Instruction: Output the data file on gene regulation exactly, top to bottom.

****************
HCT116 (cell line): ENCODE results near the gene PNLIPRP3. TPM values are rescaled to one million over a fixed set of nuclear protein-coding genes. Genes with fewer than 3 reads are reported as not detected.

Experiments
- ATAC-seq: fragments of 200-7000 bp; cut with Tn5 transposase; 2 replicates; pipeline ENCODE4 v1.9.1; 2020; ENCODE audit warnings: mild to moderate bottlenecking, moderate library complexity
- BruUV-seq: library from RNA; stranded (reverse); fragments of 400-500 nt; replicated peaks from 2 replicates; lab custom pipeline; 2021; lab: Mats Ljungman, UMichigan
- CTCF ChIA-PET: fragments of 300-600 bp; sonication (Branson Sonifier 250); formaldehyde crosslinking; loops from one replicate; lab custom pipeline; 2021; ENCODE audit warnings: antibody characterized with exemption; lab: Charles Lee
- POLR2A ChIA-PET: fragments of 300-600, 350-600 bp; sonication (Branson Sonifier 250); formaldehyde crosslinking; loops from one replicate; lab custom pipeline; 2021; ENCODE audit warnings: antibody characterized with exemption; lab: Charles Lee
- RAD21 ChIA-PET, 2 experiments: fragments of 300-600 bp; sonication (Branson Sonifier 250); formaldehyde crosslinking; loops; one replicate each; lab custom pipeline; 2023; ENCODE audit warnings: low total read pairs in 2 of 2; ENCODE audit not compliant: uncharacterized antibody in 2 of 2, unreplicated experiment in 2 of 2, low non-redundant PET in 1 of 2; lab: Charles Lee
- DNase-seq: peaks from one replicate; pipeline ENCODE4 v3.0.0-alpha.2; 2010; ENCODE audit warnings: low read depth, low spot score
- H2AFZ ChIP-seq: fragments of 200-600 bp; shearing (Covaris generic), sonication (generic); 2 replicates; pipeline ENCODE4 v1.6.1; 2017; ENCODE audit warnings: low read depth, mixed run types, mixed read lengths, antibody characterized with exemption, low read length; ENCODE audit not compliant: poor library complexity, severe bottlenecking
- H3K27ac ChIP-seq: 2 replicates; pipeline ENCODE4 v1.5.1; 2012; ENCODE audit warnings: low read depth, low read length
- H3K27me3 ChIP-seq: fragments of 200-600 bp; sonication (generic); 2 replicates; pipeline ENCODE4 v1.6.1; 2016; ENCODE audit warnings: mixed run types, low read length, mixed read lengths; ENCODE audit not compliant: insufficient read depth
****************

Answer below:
HCT116 (cell line): ENCODE results near the gene PNLIPRP3. TPM values are rescaled to one million over a fixed set of nuclear protein-coding genes. Genes with fewer than 3 reads are reported as not detected.

Experiments
- ATAC-seq: fragments of 200-7000 bp; cut with Tn5 transposase; 2 replicates; pipeline ENCODE4 v1.9.1; 2020; ENCODE audit warnings: mild to moderate bottlenecking, moderate library complexity
- BruUV-seq: library from RNA; stranded (reverse); fragments of 400-500 nt; replicated peaks from 2 replicates; lab custom pipeline; 2021; lab: Mats Ljungman, UMichigan
- CTCF ChIA-PET: fragments of 300-600 bp; sonication (Branson Sonifier 250); formaldehyde crosslinking; loops from one replicate; lab custom pipeline; 2021; ENCODE audit warnings: antibody characterized with exemption; lab: Charles Lee
- POLR2A ChIA-PET: fragments of 300-600, 350-600 bp; sonication (Branson Sonifier 250); formaldehyde crosslinking; loops from one replicate; lab custom pipeline; 2021; ENCODE audit warnings: antibody characterized with exemption; lab: Charles Lee
- RAD21 ChIA-PET, 2 experiments: fragments of 300-600 bp; sonication (Branson Sonifier 250); formaldehyde crosslinking; loops; one replicate each; lab custom pipeline; 2023; ENCODE audit warnings: low total read pairs in 2 of 2; ENCODE audit not compliant: uncharacterized antibody in 2 of 2, unreplicated experiment in 2 of 2, low non-redundant PET in 1 of 2; lab: Charles Lee
- DNase-seq: peaks from one replicate; pipeline ENCODE4 v3.0.0-alpha.2; 2010; ENCODE audit warnings: low read depth, low spot score
- H2AFZ ChIP-seq: fragments of 200-600 bp; shearing (Covaris generic), sonication (generic); 2 replicates; pipeline ENCODE4 v1.6.1; 2017; ENCODE audit warnings: low read depth, mixed run types, mixed read lengths, antibody characterized with exemption, low read length; ENCODE audit not compliant: poor library complexity, severe bottlenecking
- H3K27ac ChIP-seq: 2 replicates; pipeline ENCODE4 v1.5.1; 2012; ENCODE audit warnings: low read depth, low read length
- H3K27me3 ChIP-seq: fragments of 200-600 bp; sonication (generic); 2 replicates; pipeline ENCODE4 v1.6.1; 2016; ENCODE audit warnings: mixed run types, low read length, mixed read lengths; ENCODE audit not compliant: insufficient read depth